You Are What You Eat – Performance Nutrition for Riders

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As a rider, you’ll know that balancing your body weight and strength is key to optimising your performance. You need to maximise functional strength without carrying unnecessary weight – but getting your nutrition right pays off beyond this, too. Get your diet right, and hit the jackpot with better energy and stamina, enhanced mental clarity and an improved immune system – making it easier for you to train harder and longer, and handle whatever your ride throws at you.

You’ve invested a lot of time in fine tuning your bike – now is the time to make sure your own physical performance is just as braap!

Nutrition for Performance

There’s a reason that elite athletes turn to nutritionists to beat a plateau or sharpen their natural skills – typical western diets fail to provide all of the nutrition needed for optimal sporting performance. If you’re looking to take your riding to another level, then you need to pay as much attention to the fuel you put into yourself, as you do to the fuel going into your precious bike.

If you’re carrying extra weight, feeling lethargic, or struggling to recover after a heavy training session, your diet is the place to start. Extreme changes rarely work, so don’t be tempted to leap into anything radical. Great nutrition is not about pills or potions, but built over time, and the human body is a master at converting great fuel into great performance. Start with these basic building blocks of your everyday diet:

  • Don’t skip meals – some forward planning might be necessary, but it is well worth the pay off in physical condition. Have healthy snacks in your armoury to stop you reaching for the nearest chocolate bar in a pinch.
  • Avoid empty calories – be honest about your weakness, whether it’s fizzy drinks, candy, or other foods that deliver energy without nutrients. Try to limit these empty foods, which should be treats, not staples.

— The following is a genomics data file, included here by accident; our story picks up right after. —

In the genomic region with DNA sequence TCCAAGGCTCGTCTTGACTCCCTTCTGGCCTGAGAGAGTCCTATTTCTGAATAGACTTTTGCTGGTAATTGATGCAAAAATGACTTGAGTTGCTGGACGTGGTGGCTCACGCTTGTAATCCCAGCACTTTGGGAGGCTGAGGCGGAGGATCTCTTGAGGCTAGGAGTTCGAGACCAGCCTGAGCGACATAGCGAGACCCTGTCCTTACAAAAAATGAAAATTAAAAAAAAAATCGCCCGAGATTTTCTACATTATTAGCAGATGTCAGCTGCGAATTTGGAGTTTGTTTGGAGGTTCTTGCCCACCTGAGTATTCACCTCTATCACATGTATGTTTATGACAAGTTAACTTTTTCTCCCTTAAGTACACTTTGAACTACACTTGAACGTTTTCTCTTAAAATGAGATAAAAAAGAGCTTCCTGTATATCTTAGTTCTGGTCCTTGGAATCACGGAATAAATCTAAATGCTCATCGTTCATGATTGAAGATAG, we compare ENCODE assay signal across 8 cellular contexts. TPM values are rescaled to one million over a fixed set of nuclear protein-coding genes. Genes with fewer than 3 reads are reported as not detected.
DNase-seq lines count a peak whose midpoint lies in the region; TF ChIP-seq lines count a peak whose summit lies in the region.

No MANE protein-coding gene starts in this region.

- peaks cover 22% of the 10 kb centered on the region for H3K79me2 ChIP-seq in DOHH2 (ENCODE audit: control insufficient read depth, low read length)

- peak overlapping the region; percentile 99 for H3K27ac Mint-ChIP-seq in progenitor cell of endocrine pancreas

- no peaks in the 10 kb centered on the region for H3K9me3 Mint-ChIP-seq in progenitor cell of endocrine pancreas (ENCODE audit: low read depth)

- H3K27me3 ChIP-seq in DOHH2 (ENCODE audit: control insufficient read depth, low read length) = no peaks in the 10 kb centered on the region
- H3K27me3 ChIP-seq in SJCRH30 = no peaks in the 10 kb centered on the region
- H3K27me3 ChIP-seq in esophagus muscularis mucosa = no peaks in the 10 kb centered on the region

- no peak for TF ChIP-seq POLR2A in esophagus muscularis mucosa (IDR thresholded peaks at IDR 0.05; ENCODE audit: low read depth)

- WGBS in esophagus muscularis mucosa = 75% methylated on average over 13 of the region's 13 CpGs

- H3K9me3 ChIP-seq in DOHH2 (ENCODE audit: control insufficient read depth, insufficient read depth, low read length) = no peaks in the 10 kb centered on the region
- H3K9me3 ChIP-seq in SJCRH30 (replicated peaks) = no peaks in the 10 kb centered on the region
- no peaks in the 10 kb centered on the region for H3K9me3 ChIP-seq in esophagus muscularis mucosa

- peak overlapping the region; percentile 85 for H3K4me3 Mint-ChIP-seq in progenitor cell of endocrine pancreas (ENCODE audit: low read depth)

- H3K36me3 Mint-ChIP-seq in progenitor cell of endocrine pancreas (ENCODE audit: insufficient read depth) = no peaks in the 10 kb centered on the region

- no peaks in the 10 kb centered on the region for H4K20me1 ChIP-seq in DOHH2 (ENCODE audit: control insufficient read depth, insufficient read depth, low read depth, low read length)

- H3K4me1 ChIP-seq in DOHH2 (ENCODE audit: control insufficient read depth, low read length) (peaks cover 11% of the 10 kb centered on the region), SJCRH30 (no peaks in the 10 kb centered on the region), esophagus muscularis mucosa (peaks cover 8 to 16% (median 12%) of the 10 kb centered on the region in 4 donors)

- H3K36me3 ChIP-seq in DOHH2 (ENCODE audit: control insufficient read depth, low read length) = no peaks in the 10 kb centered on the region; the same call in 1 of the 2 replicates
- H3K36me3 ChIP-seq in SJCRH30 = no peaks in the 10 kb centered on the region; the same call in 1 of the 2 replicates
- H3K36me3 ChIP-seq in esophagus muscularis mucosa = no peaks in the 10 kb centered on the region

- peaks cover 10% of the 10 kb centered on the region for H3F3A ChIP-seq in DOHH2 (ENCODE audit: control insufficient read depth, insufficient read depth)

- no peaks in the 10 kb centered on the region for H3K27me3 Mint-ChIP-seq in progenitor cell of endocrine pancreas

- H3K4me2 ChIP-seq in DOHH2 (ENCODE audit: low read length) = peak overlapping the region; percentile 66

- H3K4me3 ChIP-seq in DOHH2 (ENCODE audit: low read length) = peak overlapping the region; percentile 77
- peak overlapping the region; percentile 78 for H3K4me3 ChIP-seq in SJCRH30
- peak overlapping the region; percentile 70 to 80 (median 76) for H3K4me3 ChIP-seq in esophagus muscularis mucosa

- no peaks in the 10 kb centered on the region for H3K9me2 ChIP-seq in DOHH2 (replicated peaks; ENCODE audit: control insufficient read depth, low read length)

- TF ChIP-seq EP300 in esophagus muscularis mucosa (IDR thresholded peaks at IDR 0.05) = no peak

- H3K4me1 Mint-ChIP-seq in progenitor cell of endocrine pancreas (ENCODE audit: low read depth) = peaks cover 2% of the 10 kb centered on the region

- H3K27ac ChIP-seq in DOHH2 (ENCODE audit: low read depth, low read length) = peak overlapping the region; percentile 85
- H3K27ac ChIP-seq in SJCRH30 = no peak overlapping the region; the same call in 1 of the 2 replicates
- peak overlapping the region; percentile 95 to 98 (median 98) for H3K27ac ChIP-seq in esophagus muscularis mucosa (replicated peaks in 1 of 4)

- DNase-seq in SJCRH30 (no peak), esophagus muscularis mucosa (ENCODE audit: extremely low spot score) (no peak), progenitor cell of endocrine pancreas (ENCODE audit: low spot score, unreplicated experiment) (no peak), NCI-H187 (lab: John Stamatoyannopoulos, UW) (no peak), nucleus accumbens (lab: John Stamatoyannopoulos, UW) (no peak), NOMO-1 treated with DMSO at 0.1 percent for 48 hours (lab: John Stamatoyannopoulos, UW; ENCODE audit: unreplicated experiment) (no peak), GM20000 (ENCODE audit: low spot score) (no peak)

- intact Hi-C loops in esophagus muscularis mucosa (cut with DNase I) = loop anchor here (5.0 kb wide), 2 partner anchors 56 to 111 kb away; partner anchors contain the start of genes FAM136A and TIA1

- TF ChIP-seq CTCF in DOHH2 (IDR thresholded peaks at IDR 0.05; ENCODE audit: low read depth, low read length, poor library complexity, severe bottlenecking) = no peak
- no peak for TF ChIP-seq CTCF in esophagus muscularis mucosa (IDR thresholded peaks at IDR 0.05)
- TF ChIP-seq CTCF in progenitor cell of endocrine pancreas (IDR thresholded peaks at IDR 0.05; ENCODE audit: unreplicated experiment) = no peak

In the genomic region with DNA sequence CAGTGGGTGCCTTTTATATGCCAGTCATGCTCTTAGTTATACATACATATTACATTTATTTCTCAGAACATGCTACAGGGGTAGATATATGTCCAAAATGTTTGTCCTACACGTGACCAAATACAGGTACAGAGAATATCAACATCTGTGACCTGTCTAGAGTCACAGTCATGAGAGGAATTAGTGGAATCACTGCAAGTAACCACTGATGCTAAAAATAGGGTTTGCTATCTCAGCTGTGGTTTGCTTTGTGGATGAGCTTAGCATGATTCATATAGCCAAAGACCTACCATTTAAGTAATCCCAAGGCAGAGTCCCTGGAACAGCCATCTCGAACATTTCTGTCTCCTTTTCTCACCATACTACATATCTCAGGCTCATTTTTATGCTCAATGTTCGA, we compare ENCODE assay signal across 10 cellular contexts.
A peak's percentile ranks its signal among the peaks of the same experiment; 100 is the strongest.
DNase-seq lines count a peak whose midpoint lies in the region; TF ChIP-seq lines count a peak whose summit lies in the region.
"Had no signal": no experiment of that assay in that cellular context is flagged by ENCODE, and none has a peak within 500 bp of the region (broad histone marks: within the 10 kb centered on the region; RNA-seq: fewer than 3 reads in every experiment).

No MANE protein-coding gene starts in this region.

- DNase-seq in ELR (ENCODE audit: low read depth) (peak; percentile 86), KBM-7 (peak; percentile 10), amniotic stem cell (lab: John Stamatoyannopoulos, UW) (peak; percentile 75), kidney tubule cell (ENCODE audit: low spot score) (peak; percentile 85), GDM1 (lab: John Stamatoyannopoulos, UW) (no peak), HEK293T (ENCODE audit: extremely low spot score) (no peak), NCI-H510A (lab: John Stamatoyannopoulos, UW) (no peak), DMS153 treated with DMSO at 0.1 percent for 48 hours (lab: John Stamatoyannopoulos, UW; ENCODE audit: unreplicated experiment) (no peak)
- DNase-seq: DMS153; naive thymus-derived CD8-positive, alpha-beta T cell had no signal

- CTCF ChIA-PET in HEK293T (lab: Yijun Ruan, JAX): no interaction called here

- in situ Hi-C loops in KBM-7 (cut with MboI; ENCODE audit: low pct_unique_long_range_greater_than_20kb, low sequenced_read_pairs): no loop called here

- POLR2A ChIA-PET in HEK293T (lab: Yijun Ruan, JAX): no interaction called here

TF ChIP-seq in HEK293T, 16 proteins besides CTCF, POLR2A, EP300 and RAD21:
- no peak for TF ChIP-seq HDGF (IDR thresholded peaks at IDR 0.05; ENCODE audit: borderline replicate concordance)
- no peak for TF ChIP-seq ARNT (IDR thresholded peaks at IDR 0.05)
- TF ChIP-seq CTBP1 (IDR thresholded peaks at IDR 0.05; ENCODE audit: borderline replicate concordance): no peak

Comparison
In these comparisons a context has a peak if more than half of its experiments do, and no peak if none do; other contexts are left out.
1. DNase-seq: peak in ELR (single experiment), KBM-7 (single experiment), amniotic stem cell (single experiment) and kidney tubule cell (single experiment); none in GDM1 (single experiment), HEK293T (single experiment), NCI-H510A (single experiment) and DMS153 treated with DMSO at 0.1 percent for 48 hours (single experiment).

• Look for slow energy release foods, complex carbohydrates and whole grains, to avoid peak and crashes in your blood sugars. If you’re training hard, you need more carbs than your average Joe – but think quality as well as quantity!
  • Cut out as many processed foods as you can, instead, try to eat plenty of colourful fruit and vegetables for vitamins, antioxidants and fibre.
  • Keep properly hydrated. Step away from the coffee, soda and booze, though – and focus on water taken in steadily through the day.
  • Consider taking a quality vitamin supplement – at least until you are happy that your diet is delivering everything you need for perfect health. If you’re training hard, add protein shakes into your regimen, to help speed recovery and build lean muscle mass.

Each of us has a unique physique, and tailoring your nutrition should be a priority if you want to ride at your best. Start small, but don’t be afraid to seek out professional nutritional advice if you hit a wall.

Racing Fuel – Preparation

Motocross or enduro racing is going to push your fitness to the limit. If you’ve ever sat on the start line, you’ll know that the physical demands on race day are similar to those placed on any other professional athlete. Expect to prepare accordingly.

Fuelling for a race starts in the days running up to the event itself. Make sure you’re properly hydrated, build your carb stores with a few days of increased complex carbohydrate intake, and don’t risk any foods that might cause negative effects. Nerves can play havoc with your insides – and no matter how good you have been in practise, having gut-rot on the day of your race is not going to help your chances of finishing.